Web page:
Jacques Mesrine was one of the most infamous French gangsters — a casually vicious thief and killer who bounced in and out of prison, and the headlines, for 20 years. (He was gunned down in 1979.) Vincent Cassel, who plays him in the two-part, four-hour French underworld epic Mesrine (part 1, Killer Instinct, opens Aug. 27, while Public Enemy No. 1 arrives Sept. 3), casts a magnetic image — he’s like Borat crossed with Bruce Springsteen. Fearless and jumpy, Mesrine is the kind of born badass who can blast his way out of trouble even when he’s in the middle of a crowded courtroom or surrounded by the cops. He’s always waving a gun or smashing a car, grabbing a hostage or shooting off his mouth.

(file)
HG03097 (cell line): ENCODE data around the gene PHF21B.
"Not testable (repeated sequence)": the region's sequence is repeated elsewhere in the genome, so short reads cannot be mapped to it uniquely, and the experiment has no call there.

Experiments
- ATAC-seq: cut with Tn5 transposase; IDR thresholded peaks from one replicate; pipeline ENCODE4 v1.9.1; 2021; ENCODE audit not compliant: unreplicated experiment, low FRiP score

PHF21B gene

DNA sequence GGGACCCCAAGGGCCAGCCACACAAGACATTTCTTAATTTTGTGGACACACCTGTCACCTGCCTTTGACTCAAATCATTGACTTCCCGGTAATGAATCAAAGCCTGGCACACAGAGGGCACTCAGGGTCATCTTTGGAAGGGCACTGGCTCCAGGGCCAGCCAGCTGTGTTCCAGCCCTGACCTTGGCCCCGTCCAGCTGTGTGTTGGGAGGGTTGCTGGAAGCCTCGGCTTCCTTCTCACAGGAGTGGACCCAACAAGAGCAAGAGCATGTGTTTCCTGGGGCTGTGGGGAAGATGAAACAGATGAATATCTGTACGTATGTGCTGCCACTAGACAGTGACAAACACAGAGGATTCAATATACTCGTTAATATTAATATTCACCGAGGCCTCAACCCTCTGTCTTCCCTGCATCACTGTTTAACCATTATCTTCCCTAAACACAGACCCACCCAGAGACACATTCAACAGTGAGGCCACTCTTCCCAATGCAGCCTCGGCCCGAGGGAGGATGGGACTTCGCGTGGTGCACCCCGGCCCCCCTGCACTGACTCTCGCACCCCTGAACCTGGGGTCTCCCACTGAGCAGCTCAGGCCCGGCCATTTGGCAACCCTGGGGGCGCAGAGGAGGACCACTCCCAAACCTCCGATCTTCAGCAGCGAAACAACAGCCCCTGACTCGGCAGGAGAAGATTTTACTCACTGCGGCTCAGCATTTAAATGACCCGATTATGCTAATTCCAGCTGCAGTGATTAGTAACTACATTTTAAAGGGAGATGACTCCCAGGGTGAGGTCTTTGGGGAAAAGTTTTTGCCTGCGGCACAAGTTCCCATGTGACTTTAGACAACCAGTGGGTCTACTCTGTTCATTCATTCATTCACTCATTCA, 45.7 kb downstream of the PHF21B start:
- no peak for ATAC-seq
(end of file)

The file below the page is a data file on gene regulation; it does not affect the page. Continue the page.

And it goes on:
The events may be accurate, but Mesrine is so episodic that it’s slightly maddening to watch. Wives, girlfriends, robberies, prison breaks — nothing is really developed, and so it all passes by in an undifferentiated blur. Mesrine himself comes off as a rather vague pop concoction, with nothing beneath his surface volatility. The director, Jean-Francois Richet, doesn’t dig into a killer’s psyche — he mixes a postmodern cocktail of past gangster movies, with Cassel wearing so many disguises that you start waiting to see how he’ll turn up next. That’s the movie’s only real suspense. C+